Evening in St. Petersburg, Vasily Ivanovich Surikov – description

Description of the picture:

Evening in St. Petersburg – Vasily Ivanovich Surikov. 1871. Watercolor on paper. Thirteen x 20 two cm

   The light watercolor airiness of the painting perfectly matches the depicted time of day. Thanks to the writing technique, the shadows appear transparent, as is the case on cold evenings, and the contours of objects and the outlines of the figures appear softly blurry, somewhat amorphous, as if smoothed by a stream of cool, wet St. Petersburg air.

   The volume and a special feeling of coolness are underlined by the weak, pale radiance of a dazzling snow-white full moon and the piercing artificial light of lanterns along the avenue.

   Naked trees and the contours of buildings blurred in the shade are poorly read in the background, standing out only with the well-known contour of a bulky dome with a tower of St. Isaac’s Cathedral.

   A bay horse, harnessed to light sleds, quickly runs along a snowy road. They are seated by a passenger, sheltered by a bear’s cavity, and a chariot ruler in a fitted caftan rules the sled. A lady in a red skirt glides along the wall, merging with her transparent shadow.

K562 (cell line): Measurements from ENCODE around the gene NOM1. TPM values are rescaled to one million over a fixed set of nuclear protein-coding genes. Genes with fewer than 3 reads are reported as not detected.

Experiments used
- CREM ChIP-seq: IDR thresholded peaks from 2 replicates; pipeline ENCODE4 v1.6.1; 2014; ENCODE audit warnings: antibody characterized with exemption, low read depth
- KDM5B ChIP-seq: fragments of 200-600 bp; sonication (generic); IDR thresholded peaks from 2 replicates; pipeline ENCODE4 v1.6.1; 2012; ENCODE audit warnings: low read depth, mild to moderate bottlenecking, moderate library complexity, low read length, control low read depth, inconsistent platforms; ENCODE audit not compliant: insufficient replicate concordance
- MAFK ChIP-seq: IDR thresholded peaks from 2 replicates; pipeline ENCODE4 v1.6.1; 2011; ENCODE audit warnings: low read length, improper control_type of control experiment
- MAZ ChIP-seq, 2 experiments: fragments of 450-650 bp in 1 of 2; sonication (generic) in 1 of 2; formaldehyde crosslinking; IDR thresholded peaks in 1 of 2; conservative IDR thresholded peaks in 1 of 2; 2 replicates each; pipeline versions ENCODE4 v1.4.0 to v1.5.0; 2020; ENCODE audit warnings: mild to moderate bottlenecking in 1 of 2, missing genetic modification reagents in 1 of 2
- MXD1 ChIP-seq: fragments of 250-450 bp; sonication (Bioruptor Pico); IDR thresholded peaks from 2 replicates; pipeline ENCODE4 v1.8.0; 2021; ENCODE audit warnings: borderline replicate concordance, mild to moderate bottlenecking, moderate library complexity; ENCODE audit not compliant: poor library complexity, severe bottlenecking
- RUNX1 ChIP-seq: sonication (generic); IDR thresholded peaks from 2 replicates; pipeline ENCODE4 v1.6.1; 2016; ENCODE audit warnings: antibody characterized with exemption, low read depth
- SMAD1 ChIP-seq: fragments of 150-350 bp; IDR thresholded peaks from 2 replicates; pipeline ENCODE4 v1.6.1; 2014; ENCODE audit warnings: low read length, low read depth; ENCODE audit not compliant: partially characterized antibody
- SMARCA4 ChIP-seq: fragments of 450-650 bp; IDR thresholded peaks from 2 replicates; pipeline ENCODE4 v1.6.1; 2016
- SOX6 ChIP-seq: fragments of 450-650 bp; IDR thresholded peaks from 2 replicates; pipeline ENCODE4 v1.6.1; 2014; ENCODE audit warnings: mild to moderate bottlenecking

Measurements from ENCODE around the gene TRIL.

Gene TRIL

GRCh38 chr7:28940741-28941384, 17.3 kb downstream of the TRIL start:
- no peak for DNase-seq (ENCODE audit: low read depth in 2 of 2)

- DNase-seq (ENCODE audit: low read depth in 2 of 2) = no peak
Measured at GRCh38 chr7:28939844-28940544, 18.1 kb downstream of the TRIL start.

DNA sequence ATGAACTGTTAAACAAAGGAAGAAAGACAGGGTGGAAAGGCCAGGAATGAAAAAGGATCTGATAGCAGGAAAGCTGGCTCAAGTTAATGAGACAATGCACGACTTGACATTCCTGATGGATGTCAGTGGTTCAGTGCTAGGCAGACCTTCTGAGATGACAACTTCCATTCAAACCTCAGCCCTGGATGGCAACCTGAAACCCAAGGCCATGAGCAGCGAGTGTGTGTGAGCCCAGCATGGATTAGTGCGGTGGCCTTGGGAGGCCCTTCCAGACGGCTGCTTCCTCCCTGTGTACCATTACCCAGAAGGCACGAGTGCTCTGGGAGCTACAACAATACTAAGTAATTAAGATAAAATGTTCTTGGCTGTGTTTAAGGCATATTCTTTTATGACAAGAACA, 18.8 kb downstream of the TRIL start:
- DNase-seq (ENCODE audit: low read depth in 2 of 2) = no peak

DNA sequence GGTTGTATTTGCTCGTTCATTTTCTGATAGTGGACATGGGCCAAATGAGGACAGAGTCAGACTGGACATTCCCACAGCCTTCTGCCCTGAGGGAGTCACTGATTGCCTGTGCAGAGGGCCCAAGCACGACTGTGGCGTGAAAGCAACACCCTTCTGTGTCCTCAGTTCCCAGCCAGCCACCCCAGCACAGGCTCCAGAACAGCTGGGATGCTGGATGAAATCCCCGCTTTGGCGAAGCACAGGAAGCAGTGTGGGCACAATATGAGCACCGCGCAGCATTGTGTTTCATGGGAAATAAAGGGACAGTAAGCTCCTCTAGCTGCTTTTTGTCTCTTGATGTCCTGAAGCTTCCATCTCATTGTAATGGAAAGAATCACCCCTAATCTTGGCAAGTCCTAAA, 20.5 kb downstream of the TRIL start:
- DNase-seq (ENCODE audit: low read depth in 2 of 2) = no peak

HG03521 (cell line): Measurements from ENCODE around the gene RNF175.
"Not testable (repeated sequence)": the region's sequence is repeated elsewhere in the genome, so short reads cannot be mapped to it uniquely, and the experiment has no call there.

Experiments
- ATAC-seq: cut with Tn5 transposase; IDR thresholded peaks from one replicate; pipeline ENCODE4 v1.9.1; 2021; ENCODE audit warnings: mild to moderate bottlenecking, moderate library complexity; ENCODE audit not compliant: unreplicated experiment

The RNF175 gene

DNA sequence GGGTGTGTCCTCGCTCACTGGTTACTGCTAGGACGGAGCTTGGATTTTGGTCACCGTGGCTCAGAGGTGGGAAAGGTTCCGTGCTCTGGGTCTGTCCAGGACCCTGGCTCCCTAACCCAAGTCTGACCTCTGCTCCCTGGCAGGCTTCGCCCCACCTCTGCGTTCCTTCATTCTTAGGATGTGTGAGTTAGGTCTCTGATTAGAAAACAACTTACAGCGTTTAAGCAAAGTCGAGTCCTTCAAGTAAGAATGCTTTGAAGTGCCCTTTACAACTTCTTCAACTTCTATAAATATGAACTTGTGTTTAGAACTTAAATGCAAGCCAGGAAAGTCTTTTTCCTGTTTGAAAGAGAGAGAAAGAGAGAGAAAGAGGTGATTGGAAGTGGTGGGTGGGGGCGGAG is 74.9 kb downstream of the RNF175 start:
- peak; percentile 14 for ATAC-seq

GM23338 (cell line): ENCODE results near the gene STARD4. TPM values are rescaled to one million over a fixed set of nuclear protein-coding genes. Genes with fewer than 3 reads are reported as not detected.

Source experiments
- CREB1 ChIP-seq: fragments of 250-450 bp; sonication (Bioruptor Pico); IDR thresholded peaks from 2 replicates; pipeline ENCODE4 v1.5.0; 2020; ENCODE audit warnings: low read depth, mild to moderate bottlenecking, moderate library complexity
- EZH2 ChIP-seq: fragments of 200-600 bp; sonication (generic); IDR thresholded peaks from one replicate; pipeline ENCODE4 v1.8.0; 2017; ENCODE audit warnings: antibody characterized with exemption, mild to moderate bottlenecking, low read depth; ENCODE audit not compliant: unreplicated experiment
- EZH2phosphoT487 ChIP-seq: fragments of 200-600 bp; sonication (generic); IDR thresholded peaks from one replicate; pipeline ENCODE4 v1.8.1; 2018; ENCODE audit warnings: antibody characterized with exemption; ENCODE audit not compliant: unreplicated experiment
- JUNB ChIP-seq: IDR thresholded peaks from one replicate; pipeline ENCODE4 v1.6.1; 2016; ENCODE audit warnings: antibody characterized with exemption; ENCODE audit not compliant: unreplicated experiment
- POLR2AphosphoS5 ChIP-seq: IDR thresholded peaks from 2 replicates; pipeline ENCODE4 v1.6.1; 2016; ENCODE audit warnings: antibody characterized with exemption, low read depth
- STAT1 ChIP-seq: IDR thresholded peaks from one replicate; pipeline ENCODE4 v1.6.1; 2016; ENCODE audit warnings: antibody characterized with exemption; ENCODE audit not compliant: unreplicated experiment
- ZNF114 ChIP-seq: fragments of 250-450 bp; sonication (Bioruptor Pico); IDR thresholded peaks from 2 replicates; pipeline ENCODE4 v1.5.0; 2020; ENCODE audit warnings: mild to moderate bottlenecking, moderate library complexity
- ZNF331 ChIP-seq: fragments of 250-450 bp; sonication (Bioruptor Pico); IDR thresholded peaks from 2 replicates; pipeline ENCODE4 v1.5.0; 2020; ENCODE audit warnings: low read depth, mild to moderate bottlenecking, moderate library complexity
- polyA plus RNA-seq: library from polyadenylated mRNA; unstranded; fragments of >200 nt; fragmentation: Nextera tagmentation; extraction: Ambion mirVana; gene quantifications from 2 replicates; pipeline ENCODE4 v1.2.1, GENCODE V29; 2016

But the portion of the canvas closest to the viewer shows representatives of a completely different class – the worker. Ordinary people gathered around the counter with a blazing hinged lantern – a janitor in a snow-white apron, two ill-fated beggars and a beggar boy. Their figures are made in an incomprehensible brownish-gray politra and are truly distanced from other representatives of the then society. Other heroes of the picture are painted with more colorful and freshest colors, seemingly placed on the other side of the street, away from commoners.

   The transparency of the colors of the picture helps to convey the ringing purity, the depth of the cool winter air, the special colors of the evening and the brightness of the light – natural and artificial. This genre picture seems to be a greeting from the long-lost in the stream of life time, the memory of the 1st person, captured by light watercolor strokes."